Germanna M. Barbosa, Larissa P. Ribeiro, Ana B. Nasser, Gretchen D. Oliver, and Paula R. Camargo
Context: Understanding the musculoskeletal adaptations in the shoulder complex of varying ages of tennis athletes may suggest preventive protocols and conditioning and rehabilitation programs to this population. This study aimed to generate a bilateral descriptive profile of shoulder flexibility, scapular and clavicular position, and muscle strength in pediatric and adult amateur tennis athletes. The outcome measures were compared between groups and sides. The number and percentage of athletes “at risk” according to cutoff values for shoulder range of motion (ROM) were also analyzed. Design: Cross-sectional study. Methods: 36 pediatric and 28 adult amateur tennis athletes were tested. Outcome measures were ROM of shoulder flexion, abduction, internal and external rotation, posterior capsule tightness, pectoralis minor index (PMI), scapular upward rotation, clavicular elevation, and strength of the external rotators, serratus anterior, and lower trapezius of the dominant/nondominant sides. Results: Pediatric athletes had greater dominant side external rotation (P = .01) and total ROM (P = .04), increased Low Flexion test (P = .01), and decreased PMI (P = .01) compared with the adults. Bilaterally, the pediatric athletes had greater dominant side external rotation ROM (P < .01) and decreased PMI (P = .002) as compared with their nondominant side, whereas the adults displayed lower values on posterior capsule tightness (P = .01) and decreased PMI (P = .02) on their dominant side compared with their nondominant side. For the remaining outcomes, no interaction effects were observed. The cutoff values for shoulder ROM showed that several athletes were “at risk” of shoulder problems. Conclusion: Upper extremity adaptations at the shoulder are present in both pediatric and adult tennis athletes. These data can assist clinicians in better understanding the biomechanical adaptations in the shoulder of amateur tennis athletes in different age groups.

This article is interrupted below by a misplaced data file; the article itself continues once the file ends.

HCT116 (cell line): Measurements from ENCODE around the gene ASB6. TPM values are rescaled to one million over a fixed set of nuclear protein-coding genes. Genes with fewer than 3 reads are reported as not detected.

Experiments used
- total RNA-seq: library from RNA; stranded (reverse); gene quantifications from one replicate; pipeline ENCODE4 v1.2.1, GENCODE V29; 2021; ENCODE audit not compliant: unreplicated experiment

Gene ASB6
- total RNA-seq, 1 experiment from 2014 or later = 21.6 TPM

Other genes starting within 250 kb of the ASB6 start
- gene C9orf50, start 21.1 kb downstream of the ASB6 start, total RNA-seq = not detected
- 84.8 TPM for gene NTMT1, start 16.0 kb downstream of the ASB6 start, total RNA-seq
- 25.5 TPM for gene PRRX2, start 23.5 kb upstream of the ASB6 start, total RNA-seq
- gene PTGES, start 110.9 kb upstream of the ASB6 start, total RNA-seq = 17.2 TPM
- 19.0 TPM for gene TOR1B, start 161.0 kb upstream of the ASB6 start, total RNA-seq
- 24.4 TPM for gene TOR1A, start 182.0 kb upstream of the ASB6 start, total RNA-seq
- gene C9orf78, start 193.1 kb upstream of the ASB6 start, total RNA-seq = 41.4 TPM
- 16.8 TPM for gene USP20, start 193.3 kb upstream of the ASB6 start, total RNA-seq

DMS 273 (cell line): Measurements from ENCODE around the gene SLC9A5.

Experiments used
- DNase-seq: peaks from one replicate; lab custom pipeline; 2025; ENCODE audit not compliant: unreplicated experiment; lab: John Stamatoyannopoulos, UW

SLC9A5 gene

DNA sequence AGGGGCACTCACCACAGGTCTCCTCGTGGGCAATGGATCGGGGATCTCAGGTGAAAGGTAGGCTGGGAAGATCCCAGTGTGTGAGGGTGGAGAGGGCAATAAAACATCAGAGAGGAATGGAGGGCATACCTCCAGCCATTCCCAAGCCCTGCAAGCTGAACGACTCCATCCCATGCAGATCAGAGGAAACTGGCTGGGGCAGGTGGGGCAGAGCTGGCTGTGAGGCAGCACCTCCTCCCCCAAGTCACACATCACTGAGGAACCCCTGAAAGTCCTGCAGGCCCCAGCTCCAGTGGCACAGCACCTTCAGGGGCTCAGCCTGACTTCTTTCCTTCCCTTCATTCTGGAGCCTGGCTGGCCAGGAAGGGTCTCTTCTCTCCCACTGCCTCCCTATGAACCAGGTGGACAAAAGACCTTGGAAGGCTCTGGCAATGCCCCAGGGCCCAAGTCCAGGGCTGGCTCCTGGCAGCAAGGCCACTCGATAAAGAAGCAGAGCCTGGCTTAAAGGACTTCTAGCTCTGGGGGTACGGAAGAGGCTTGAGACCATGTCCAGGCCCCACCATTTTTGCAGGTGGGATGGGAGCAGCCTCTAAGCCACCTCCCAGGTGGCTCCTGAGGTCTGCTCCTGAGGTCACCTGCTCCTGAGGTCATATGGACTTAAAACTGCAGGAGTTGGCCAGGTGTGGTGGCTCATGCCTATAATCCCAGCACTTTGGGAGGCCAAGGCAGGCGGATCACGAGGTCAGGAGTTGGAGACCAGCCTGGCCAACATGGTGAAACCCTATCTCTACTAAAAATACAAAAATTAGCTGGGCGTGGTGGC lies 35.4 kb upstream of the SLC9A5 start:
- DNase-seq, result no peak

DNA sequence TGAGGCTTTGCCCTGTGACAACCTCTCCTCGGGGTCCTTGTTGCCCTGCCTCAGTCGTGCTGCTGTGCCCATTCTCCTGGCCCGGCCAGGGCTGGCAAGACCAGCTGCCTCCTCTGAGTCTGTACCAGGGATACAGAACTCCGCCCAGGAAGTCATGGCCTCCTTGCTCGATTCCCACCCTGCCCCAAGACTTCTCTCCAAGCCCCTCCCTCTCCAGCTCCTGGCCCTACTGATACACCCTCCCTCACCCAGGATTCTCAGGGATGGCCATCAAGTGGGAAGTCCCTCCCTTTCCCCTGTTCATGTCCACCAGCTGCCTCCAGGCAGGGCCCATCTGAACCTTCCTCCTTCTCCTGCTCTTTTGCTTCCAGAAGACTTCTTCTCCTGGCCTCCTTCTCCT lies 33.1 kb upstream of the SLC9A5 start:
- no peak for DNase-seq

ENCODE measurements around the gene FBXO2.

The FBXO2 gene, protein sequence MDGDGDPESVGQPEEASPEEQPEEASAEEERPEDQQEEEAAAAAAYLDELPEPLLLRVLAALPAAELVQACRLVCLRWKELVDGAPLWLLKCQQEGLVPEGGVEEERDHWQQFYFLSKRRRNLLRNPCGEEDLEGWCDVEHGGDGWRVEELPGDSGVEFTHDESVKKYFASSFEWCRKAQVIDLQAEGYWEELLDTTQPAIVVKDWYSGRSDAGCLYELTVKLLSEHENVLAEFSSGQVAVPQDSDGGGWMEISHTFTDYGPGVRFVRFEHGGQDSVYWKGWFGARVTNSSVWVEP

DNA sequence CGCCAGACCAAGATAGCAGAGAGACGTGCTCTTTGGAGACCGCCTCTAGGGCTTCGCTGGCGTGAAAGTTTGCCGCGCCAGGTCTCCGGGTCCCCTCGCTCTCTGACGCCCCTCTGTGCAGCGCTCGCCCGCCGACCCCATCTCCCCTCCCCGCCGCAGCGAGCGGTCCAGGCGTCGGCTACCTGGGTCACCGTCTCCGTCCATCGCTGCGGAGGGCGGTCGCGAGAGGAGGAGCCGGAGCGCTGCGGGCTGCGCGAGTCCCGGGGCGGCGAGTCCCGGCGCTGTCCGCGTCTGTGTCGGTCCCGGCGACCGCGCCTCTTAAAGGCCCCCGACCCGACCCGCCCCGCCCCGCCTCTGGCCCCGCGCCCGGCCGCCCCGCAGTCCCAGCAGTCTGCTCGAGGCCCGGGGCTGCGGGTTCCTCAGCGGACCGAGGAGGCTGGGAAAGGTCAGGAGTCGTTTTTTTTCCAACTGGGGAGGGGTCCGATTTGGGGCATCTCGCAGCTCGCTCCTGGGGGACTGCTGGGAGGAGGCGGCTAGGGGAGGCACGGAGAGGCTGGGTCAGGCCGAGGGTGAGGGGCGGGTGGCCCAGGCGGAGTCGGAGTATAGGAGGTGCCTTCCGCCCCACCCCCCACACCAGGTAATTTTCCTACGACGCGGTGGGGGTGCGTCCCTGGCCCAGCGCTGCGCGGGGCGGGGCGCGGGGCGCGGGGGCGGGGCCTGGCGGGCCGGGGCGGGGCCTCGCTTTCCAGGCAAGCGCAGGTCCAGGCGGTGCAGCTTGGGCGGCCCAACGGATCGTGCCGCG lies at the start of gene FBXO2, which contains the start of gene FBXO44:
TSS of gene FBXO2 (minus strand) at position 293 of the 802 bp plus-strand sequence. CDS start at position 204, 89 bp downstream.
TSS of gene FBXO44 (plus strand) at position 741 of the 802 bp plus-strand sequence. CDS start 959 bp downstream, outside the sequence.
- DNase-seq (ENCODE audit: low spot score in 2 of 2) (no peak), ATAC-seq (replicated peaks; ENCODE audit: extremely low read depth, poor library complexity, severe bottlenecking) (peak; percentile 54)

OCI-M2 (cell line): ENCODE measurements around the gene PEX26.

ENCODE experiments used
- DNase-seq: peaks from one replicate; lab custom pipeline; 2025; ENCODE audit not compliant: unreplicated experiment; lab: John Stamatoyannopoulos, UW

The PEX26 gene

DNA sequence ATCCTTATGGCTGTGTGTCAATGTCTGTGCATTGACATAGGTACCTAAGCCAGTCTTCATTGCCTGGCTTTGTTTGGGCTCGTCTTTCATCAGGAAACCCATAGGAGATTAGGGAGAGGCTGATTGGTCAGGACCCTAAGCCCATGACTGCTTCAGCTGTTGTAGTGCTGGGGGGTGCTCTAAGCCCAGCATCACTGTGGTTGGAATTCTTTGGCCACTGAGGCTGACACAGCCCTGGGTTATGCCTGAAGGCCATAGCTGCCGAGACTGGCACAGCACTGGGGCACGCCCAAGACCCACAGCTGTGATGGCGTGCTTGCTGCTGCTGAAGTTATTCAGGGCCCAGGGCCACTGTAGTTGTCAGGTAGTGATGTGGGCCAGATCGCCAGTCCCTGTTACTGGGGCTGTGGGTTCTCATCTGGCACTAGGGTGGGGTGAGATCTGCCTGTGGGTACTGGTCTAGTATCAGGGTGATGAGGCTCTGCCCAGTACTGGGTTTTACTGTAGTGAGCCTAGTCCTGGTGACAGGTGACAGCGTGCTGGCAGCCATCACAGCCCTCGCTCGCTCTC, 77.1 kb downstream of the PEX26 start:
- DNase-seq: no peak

Gretchen D. Oliver, Jessica K. Washington, Sarah S. Gascon, Hillary A. Plummer, Rafael F. Escamilla, and James R. Andrews
Context: Hip abductor musculature contributes to the stability of the pelvis, which is needed for efficient energy transfer from the lower-extremity to the upper-extremity during overhead throwing. Objective: The purpose of this study was to examine the effects of a bilateral hip abduction fatigue protocol on overhead-throwing kinematics and passive hip range of motion. Design: Prospective cohort study. Setting: Controlled laboratory setting. Participants: A convenience sample of 19 collegiate female softball players (20.6 [1.9] y; 169.3 [9.7] cm; 73.2 [11.2] kg). Main Outcome Measures: Repeated hip abduction to fatigue was performed on an isokinetic dynamometer for 3 consecutive days. Trunk and shoulder kinematics during throwing and hip internal and external rotation range of motion were analyzed prior to fatigue on day 1 (prefatigue) and following fatigue on day 3 (postfatigue). Results: Repeated-measures analysis of variances revealed no statistically significant differences in trunk and shoulder kinematics prefatigue and postfatigue. A statistically significant time × side × direction interaction (F
2,36 = 5.462, P = .02,